Image from page 143 of “Annual report” (1902) – NYC Picture

Image from page 143 of

Identifier: annualreport101112190newy
Title: Annual report
Year: 1902 (1900s)
Authors: New York (State). Forest, Fish and Game Commission
Subjects: Forests and forestry Fisheries Game and game-birds
Publisher: [Albany, N.Y. : The Commission]
Contributing Library: Smithsonian Libraries
Digitizing Sponsor: Biodiversity Heritage Library

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Text Appearing Before Image:
ington, D. C, for the purpose of pur-chasing and preserving the property, and the farm which had already beenoffered for sale was bought accordingly. Through its agent, Mr. Clews,the association transferred the property to the State. The farm contains 243 acres, of which only 40 acres have been cleared;the remainder is covered by the forest. The two-story, unpainted farmhouse, built by John Brown in 1850, stands near the little enclosure in whichhis remains are buried. As the care and custody of this property devolves on the Forest Com-mission, a custodian was appointed who lives in the farm house. Hereceives no pay, but he has the use of the house and farm free of rent. As the house was built 57 years ago it needs repairing, and a failureto do this may incur a charge of neglect. I respectfully recommend thatan item of $300 be inserted in the Supply Bill to provide for a proper careof this historic place. Very respectfully, William F. Fox, Supt. State Forests.Albany, December 31, 1906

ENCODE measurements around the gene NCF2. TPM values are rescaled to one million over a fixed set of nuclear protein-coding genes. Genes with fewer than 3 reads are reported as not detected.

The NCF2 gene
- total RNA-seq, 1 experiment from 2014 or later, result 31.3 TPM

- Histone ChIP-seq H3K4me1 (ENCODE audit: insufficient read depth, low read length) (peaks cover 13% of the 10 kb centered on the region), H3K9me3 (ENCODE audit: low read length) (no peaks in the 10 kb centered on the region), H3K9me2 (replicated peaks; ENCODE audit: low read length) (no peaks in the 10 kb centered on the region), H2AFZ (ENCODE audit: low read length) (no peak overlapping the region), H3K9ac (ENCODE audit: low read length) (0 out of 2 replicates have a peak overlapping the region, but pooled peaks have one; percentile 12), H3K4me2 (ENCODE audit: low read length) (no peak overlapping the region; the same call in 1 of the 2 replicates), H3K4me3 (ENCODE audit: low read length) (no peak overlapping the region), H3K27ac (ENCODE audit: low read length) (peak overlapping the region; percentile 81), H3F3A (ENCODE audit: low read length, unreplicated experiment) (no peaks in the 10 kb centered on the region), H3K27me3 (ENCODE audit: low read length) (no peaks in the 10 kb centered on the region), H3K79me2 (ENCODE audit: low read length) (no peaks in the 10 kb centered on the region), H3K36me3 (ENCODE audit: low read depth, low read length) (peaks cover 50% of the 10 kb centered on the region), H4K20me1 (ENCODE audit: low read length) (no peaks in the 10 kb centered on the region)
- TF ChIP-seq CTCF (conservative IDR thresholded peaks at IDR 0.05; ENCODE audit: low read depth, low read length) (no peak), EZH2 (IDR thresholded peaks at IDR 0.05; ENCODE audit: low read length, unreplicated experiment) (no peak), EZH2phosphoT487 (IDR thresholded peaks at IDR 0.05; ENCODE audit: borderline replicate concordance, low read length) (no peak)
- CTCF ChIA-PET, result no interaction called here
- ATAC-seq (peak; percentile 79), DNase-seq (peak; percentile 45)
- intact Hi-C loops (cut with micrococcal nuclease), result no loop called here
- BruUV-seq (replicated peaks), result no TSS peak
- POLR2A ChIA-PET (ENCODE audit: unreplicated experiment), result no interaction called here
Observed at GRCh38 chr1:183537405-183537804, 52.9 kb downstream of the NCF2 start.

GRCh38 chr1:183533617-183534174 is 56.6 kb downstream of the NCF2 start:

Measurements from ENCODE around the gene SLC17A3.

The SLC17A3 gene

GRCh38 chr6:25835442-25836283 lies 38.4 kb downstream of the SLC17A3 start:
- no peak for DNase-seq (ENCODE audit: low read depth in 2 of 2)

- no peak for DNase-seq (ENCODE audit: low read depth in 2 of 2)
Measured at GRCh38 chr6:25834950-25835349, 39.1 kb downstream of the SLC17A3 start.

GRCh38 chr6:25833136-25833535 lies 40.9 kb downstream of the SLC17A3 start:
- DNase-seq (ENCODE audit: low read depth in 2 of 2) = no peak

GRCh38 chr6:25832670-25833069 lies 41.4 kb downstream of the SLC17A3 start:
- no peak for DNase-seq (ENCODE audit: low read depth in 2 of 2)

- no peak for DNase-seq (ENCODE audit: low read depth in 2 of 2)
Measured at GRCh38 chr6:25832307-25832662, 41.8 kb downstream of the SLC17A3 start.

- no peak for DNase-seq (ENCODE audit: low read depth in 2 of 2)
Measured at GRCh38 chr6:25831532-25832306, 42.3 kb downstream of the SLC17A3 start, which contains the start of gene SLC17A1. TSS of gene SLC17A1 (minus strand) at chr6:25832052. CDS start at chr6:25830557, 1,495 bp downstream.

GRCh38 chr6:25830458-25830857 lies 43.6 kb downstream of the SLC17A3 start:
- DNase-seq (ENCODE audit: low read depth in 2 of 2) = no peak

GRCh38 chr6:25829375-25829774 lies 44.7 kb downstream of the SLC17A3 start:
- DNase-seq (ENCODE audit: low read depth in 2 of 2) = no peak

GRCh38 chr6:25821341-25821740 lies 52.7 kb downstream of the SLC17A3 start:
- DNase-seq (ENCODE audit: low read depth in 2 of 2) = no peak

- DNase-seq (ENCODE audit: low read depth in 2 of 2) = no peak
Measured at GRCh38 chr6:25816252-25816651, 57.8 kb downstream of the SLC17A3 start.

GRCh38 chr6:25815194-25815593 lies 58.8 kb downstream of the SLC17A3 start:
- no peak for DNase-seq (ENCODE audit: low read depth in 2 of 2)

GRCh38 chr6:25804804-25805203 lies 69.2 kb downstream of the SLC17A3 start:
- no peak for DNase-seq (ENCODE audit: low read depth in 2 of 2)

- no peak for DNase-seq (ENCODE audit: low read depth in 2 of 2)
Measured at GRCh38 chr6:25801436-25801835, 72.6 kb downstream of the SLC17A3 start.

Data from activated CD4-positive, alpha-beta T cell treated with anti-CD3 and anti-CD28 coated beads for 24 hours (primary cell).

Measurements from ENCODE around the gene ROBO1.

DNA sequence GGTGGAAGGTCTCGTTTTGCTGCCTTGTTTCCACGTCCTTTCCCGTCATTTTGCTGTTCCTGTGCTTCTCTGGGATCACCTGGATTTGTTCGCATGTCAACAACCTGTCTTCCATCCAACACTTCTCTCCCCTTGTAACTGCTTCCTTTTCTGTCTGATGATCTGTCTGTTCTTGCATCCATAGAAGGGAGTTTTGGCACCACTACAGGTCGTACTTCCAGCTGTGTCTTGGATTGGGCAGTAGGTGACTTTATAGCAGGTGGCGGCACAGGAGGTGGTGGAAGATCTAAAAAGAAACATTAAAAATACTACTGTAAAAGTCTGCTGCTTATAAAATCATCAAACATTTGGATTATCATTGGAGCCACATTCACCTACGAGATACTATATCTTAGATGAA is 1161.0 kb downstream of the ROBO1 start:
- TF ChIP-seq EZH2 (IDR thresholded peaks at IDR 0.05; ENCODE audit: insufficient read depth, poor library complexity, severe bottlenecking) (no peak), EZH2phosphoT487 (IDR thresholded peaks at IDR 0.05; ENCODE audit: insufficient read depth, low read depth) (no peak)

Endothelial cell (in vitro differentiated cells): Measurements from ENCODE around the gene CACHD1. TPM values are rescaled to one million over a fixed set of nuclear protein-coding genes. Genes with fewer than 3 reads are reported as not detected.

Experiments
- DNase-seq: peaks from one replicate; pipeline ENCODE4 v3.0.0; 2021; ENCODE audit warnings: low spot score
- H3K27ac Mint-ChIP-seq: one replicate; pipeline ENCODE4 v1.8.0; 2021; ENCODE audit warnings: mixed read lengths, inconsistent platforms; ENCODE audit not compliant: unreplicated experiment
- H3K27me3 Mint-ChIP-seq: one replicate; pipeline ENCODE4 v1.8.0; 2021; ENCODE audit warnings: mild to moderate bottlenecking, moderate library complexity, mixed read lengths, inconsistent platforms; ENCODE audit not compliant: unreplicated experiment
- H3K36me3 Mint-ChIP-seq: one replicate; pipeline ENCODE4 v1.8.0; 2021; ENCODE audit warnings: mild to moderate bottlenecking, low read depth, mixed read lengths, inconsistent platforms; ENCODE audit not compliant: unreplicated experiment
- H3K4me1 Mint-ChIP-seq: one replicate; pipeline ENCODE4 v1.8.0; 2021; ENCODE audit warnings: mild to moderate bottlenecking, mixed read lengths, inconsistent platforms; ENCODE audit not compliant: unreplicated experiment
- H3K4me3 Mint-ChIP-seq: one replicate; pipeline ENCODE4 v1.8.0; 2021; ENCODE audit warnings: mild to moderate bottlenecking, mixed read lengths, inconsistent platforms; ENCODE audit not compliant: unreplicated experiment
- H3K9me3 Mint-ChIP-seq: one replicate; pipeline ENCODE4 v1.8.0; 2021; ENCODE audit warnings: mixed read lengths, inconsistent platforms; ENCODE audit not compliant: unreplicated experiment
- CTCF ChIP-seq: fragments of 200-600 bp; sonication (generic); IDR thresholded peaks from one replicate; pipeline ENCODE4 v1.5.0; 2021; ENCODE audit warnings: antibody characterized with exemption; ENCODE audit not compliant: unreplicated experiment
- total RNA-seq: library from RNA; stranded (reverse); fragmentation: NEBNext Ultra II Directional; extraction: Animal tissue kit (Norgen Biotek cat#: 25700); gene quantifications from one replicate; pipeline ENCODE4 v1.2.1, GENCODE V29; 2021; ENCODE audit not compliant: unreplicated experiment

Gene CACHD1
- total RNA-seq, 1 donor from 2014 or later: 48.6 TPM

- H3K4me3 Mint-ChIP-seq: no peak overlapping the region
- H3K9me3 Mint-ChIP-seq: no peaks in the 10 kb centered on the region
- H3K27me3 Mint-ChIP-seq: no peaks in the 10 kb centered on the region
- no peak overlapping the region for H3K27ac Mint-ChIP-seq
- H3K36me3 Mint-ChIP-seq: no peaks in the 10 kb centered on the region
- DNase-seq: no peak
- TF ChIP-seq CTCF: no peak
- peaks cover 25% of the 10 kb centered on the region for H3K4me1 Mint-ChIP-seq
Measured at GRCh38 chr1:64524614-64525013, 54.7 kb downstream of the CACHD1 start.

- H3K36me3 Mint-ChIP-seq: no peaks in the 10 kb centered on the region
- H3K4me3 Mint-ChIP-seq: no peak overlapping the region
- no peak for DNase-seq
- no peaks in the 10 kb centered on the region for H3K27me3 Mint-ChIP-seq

Text Appearing After Image:
Report of ti)c superintendent ofv$f)ellfisf)eries 3l)ellfi5l) Culture in New tate By B. PRANK WOOD.* WE learn from the dictionaries that a farm is defined to be a tractof land under one control devoted to agriculture, etc., and thatagriculture is the cultivation of the soil for food products orother useful or valuable growths. All this is very familiar knowledge asapplied to the dry land, but that there may fairly be brought withinthese definitions the operations of an industry in which lands covered bythe salt waters of our bays and harbors are tilled, cultivated, raked, har-rowed and planted with seedling bivalves, and harvests of a valuable pro-duct garnered, constituting a superb food for the masses, is less familiar andto many may seem quite astonishing. Unique Farming. It is within a comparatively few years that this unique style of farminghas had its growth and development until now many thousands of acres ofland under water have been carefully surveyed and the b

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Tagged: , bookid:annualreport101112190newy , bookyear:1902 , bookdecade:1900 , bookcentury:1900 , bookauthor:New_York__State___Forest__Fish_and_Game_Commission , booksubject:Forests_and_forestry , booksubject:Fisheries , booksubject:Game_and_game_birds , bookpublisher:_Albany__N_Y____The_Commission_ , bookcontributor:Smithsonian_Libraries , booksponsor:Biodiversity_Heritage_Library , bookleafnumber:143 , bookcollection:biodiversity , BHL Collection , BHL Consortium

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